GitHub action security

GitHub action security
Photo by Jilbert Ebrahimi / Unsplash

This is mainly a high level overview of some best practices I've been thinking about while contributing to an open source project recently, and mainly a note for me on how to use some of the cool features I've been playing with πŸ˜…. Β This is much more extensive documentation than my post will even aspire to be, so go check that out if you want more detailed info.

GitHub Environments

Here is the guide from GH talking about what environment variables are, and these environments are how you can add extra security around your GH actions.

You can create these by going to the Setting ➑️ Environments ➑️ New environment

Next you add in a name for your environment (i.e. production), and "Configure environment" (only button to go next).

After you get to the configuration page for the environment, there will be a few options. You can add as many secrets as you want, but I'd recommend (to help ensure manual intervention before accessing secrets) to at minimum click "Require reviewers". This will require manual intervention by people/teams to approve a workflow before allowing it to access the secret.

Next how to use those environment variables in GH actions.

The GH action config

While you can define the secrets outside of the environment, specifying the environment on the individual jobs will be what allows you to access those secrets inside the job. So, the important line to add to your GH action job is:

environment: <environment_name>
# example
environment: production

This'll require a team member to approve access to the environment by holding up the GitHub action like the picture below.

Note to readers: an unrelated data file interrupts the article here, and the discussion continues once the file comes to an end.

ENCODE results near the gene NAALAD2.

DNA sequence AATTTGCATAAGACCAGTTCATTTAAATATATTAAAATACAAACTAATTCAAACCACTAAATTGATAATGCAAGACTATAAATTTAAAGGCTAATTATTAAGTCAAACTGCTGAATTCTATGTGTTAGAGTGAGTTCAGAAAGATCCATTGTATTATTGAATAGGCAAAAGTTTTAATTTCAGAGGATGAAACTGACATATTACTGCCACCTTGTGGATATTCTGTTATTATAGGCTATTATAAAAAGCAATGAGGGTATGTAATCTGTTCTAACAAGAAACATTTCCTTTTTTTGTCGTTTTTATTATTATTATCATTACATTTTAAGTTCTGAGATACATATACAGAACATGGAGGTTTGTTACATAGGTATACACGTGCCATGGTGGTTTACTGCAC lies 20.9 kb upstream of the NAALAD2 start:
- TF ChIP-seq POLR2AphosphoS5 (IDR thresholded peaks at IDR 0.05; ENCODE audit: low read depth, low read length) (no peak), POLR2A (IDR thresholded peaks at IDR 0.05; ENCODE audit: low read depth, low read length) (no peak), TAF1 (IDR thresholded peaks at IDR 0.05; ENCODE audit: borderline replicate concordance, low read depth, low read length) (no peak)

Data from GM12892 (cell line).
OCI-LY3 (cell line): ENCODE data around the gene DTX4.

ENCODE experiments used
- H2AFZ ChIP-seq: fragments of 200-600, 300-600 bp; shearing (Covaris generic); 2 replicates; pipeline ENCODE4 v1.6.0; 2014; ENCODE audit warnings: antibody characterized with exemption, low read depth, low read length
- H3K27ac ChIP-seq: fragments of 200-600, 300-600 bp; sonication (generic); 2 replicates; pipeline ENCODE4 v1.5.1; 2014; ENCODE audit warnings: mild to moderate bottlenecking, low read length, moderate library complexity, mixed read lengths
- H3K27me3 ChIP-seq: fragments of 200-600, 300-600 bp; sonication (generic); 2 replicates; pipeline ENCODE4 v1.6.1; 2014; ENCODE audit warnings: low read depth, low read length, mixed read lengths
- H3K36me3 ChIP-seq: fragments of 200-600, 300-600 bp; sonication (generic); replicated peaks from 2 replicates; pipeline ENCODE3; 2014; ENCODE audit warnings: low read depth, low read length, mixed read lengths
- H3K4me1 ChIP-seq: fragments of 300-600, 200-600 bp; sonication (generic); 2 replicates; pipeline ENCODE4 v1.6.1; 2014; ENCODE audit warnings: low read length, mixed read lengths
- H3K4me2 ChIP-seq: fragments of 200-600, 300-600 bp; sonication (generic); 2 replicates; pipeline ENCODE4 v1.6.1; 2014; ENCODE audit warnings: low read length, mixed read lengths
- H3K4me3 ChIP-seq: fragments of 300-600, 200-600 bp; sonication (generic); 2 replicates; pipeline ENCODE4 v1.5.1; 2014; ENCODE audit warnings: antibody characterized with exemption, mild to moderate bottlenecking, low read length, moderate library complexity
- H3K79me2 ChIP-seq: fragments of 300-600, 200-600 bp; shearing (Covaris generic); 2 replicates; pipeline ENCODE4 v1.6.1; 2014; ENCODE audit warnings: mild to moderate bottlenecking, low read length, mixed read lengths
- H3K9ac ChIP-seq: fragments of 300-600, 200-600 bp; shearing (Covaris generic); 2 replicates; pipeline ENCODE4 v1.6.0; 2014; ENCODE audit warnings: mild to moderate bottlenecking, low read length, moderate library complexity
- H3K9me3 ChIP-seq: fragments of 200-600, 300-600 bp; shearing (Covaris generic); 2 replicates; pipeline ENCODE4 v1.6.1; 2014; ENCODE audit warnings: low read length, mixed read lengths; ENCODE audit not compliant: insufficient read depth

Once the team member clicks "Review deployments", you can select the environment you want to give them access to add a comment and then click "Approve and deploy".

This will leave an audit history below the workflow to show who approved it, and if they left a message with the approval. (as seen below)

More security...

In addition to the aformentioned required reviewers, if your concerned about other team members getting access to your secrets. Then you can restrict which branches the environment can be accessed on.

This would allow you to have protected branches (i.e. main and develop), which would PRs against or commits to be pushed to. Might be a bit excessive, but whatever fits your security model πŸ™‚

Conclusion

Seems like you can really secure your GH actions from potentially malicious PRs against your repo 😁

If you'd like me to do a deeper dive and see which ways I could potentially reveal GitHub secrets, please comment and maybe I can do a post on my work's blog again it πŸ₯³.